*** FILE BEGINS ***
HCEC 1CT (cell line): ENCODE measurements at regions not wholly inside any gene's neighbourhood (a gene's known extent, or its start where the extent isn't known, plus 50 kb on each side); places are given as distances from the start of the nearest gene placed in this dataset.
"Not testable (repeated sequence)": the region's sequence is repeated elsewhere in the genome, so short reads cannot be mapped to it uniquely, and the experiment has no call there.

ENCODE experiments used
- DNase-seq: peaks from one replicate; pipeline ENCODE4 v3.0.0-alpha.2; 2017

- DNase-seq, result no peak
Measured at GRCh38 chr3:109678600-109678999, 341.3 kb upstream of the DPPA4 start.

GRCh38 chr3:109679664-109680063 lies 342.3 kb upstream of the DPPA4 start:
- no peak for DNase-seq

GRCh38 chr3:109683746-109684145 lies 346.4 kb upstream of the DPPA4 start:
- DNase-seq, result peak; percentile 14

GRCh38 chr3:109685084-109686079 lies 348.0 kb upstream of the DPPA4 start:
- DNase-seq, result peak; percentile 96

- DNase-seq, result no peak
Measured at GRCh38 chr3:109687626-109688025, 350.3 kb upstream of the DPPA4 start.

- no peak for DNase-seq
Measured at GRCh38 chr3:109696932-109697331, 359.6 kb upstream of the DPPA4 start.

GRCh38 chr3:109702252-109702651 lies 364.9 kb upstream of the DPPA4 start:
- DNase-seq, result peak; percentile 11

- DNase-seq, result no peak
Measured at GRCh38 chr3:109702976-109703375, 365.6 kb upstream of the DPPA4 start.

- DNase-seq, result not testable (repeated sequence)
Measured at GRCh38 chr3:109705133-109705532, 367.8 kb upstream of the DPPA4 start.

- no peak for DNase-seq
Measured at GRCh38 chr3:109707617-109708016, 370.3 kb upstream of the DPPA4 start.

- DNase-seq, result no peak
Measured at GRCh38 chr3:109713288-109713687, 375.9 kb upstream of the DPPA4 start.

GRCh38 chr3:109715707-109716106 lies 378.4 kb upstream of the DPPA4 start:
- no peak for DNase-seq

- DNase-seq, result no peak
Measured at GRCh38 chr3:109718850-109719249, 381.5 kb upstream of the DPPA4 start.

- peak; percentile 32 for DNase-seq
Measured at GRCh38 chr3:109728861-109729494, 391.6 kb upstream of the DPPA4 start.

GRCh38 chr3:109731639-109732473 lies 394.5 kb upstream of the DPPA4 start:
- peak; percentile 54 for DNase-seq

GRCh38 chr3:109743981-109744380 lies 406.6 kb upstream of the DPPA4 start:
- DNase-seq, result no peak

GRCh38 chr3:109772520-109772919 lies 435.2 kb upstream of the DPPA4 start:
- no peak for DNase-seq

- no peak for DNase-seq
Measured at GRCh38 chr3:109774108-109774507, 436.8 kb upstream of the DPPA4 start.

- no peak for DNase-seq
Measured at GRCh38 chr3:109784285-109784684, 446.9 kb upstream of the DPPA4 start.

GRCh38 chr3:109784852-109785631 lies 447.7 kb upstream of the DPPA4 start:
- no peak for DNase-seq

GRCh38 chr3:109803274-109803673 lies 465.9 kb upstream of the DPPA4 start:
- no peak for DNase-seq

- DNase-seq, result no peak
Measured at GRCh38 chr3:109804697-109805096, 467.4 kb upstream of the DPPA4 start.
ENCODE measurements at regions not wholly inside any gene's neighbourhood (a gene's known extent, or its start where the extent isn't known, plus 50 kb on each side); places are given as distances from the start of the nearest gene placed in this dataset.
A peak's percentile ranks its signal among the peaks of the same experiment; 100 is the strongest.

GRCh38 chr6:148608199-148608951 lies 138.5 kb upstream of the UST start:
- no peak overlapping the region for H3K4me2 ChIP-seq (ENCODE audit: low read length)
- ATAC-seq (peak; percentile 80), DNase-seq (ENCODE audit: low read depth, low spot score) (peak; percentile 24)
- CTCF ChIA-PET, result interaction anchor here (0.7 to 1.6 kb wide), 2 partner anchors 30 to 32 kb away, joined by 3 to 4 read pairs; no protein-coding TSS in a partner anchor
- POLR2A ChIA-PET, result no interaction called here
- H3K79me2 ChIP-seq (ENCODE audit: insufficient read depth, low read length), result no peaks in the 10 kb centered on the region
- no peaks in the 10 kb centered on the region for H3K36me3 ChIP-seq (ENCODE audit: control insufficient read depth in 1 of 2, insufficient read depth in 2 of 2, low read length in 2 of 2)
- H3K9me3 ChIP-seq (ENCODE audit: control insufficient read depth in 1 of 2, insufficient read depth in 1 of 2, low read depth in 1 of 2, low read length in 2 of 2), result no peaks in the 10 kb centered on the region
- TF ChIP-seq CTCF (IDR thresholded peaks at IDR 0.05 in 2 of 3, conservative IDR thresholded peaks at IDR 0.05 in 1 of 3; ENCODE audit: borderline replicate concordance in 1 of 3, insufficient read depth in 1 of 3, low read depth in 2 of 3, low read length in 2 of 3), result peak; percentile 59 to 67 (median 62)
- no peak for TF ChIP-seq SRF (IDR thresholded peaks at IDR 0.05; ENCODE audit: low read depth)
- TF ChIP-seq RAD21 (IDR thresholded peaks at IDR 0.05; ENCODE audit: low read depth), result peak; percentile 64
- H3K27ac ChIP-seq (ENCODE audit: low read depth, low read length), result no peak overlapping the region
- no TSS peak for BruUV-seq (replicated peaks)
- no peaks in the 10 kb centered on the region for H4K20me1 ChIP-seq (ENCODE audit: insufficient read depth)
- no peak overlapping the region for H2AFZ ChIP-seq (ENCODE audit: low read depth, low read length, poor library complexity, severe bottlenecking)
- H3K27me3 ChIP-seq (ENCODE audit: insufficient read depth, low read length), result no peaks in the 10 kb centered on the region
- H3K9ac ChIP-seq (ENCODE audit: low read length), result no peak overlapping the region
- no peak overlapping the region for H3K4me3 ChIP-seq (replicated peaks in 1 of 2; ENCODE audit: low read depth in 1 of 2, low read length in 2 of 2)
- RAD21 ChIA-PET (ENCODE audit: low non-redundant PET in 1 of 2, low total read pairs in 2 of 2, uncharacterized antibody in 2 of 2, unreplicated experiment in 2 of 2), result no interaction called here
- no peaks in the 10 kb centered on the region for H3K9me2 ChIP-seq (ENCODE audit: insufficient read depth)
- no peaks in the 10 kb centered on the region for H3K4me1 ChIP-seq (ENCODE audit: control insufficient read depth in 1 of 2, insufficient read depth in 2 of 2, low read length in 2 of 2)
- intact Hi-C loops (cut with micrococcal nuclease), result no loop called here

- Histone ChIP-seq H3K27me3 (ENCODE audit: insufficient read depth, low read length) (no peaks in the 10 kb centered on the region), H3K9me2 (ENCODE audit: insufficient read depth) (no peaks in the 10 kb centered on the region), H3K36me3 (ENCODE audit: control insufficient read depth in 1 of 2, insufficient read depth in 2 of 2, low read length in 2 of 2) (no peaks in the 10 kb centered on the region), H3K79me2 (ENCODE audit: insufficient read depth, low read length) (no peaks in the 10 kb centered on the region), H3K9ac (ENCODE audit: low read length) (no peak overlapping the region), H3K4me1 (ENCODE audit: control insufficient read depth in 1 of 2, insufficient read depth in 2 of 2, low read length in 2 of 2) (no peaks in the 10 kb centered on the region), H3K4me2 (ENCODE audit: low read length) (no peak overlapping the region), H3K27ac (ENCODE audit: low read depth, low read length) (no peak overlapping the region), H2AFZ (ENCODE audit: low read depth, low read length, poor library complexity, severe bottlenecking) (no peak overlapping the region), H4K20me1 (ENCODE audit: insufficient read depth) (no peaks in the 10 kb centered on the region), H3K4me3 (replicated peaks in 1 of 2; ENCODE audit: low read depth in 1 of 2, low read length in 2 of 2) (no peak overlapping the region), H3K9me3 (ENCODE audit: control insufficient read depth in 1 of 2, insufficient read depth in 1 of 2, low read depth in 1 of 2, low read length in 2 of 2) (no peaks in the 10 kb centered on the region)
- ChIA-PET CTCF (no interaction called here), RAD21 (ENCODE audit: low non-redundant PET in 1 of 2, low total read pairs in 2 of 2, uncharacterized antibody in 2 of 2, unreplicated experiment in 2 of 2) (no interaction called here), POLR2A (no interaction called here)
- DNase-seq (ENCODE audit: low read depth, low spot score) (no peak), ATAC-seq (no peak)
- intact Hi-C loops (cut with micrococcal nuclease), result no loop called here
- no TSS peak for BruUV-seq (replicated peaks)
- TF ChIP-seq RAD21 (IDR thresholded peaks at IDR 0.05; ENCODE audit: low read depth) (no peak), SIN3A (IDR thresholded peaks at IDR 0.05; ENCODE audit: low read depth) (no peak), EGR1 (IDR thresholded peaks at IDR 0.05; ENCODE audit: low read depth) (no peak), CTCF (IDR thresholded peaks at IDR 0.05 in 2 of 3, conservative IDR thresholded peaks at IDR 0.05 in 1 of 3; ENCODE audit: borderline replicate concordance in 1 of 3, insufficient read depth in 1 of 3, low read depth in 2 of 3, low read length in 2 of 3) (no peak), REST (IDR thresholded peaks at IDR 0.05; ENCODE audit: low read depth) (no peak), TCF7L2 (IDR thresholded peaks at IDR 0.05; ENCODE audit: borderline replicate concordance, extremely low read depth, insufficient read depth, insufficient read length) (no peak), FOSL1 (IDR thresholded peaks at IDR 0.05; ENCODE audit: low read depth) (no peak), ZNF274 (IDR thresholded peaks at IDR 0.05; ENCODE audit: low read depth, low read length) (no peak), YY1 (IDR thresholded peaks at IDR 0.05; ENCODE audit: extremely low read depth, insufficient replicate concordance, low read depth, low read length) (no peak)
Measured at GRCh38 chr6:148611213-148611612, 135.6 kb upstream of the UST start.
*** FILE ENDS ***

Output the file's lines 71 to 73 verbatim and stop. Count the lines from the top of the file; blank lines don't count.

- no peaks in the 10 kb centered on the region for H3K4me1 ChIP-seq (ENCODE audit: control insufficient read depth in 1 of 2, insufficient read depth in 2 of 2, low read length in 2 of 2)
- intact Hi-C loops (cut with micrococcal nuclease), result no loop called here

- Histone ChIP-seq H3K27me3 (ENCODE audit: insufficient read depth, low read length) (no peaks in the 10 kb centered on the region), H3K9me2 (ENCODE audit: insufficient read depth) (no peaks in the 10 kb centered on the region), H3K36me3 (ENCODE audit: control insufficient read depth in 1 of 2, insufficient read depth in 2 of 2, low read length in 2 of 2) (no peaks in the 10 kb centered on the region), H3K79me2 (ENCODE audit: insufficient read depth, low read length) (no peaks in the 10 kb centered on the region), H3K9ac (ENCODE audit: low read length) (no peak overlapping the region), H3K4me1 (ENCODE audit: control insufficient read depth in 1 of 2, insufficient read depth in 2 of 2, low read length in 2 of 2) (no peaks in the 10 kb centered on the region), H3K4me2 (ENCODE audit: low read length) (no peak overlapping the region), H3K27ac (ENCODE audit: low read depth, low read length) (no peak overlapping the region), H2AFZ (ENCODE audit: low read depth, low read length, poor library complexity, severe bottlenecking) (no peak overlapping the region), H4K20me1 (ENCODE audit: insufficient read depth) (no peaks in the 10 kb centered on the region), H3K4me3 (replicated peaks in 1 of 2; ENCODE audit: low read depth in 1 of 2, low read length in 2 of 2) (no peak overlapping the region), H3K9me3 (ENCODE audit: control insufficient read depth in 1 of 2, insufficient read depth in 1 of 2, low read depth in 1 of 2, low read length in 2 of 2) (no peaks in the 10 kb centered on the region)